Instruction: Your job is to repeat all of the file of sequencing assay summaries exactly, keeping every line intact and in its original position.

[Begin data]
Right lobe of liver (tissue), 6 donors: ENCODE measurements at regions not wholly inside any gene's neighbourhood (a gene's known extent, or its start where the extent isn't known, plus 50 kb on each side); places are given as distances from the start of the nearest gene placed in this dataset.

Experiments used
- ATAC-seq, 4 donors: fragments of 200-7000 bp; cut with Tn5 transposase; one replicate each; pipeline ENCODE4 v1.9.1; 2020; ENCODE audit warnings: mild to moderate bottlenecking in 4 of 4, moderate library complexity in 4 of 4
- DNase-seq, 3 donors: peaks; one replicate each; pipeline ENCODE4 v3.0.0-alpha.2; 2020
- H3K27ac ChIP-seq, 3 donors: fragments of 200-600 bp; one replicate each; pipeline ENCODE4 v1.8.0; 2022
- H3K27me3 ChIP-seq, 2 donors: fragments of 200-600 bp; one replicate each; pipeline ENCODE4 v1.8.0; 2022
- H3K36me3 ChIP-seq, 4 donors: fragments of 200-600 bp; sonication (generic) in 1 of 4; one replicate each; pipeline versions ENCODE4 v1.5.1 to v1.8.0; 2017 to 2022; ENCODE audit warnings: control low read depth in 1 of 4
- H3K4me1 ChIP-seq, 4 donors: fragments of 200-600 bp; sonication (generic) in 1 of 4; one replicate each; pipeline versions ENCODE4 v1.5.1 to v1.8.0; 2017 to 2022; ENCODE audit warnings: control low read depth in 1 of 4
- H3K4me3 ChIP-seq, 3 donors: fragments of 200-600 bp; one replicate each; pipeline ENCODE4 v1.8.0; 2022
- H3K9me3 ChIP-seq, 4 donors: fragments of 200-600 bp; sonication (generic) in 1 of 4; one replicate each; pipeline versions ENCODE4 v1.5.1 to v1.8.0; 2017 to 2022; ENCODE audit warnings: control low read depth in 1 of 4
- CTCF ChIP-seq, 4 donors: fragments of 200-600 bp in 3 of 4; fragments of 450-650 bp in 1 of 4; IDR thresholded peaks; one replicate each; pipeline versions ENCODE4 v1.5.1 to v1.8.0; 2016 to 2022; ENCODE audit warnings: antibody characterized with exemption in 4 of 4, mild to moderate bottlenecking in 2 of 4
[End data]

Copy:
Right lobe of liver (tissue), 6 donors: ENCODE measurements at regions not wholly inside any gene's neighbourhood (a gene's known extent, or its start where the extent isn't known, plus 50 kb on each side); places are given as distances from the start of the nearest gene placed in this dataset.

Experiments used
- ATAC-seq, 4 donors: fragments of 200-7000 bp; cut with Tn5 transposase; one replicate each; pipeline ENCODE4 v1.9.1; 2020; ENCODE audit warnings: mild to moderate bottlenecking in 4 of 4, moderate library complexity in 4 of 4
- DNase-seq, 3 donors: peaks; one replicate each; pipeline ENCODE4 v3.0.0-alpha.2; 2020
- H3K27ac ChIP-seq, 3 donors: fragments of 200-600 bp; one replicate each; pipeline ENCODE4 v1.8.0; 2022
- H3K27me3 ChIP-seq, 2 donors: fragments of 200-600 bp; one replicate each; pipeline ENCODE4 v1.8.0; 2022
- H3K36me3 ChIP-seq, 4 donors: fragments of 200-600 bp; sonication (generic) in 1 of 4; one replicate each; pipeline versions ENCODE4 v1.5.1 to v1.8.0; 2017 to 2022; ENCODE audit warnings: control low read depth in 1 of 4
- H3K4me1 ChIP-seq, 4 donors: fragments of 200-600 bp; sonication (generic) in 1 of 4; one replicate each; pipeline versions ENCODE4 v1.5.1 to v1.8.0; 2017 to 2022; ENCODE audit warnings: control low read depth in 1 of 4
- H3K4me3 ChIP-seq, 3 donors: fragments of 200-600 bp; one replicate each; pipeline ENCODE4 v1.8.0; 2022
- H3K9me3 ChIP-seq, 4 donors: fragments of 200-600 bp; sonication (generic) in 1 of 4; one replicate each; pipeline versions ENCODE4 v1.5.1 to v1.8.0; 2017 to 2022; ENCODE audit warnings: control low read depth in 1 of 4
- CTCF ChIP-seq, 4 donors: fragments of 200-600 bp in 3 of 4; fragments of 450-650 bp in 1 of 4; IDR thresholded peaks; one replicate each; pipeline versions ENCODE4 v1.5.1 to v1.8.0; 2016 to 2022; ENCODE audit warnings: antibody characterized with exemption in 4 of 4, mild to moderate bottlenecking in 2 of 4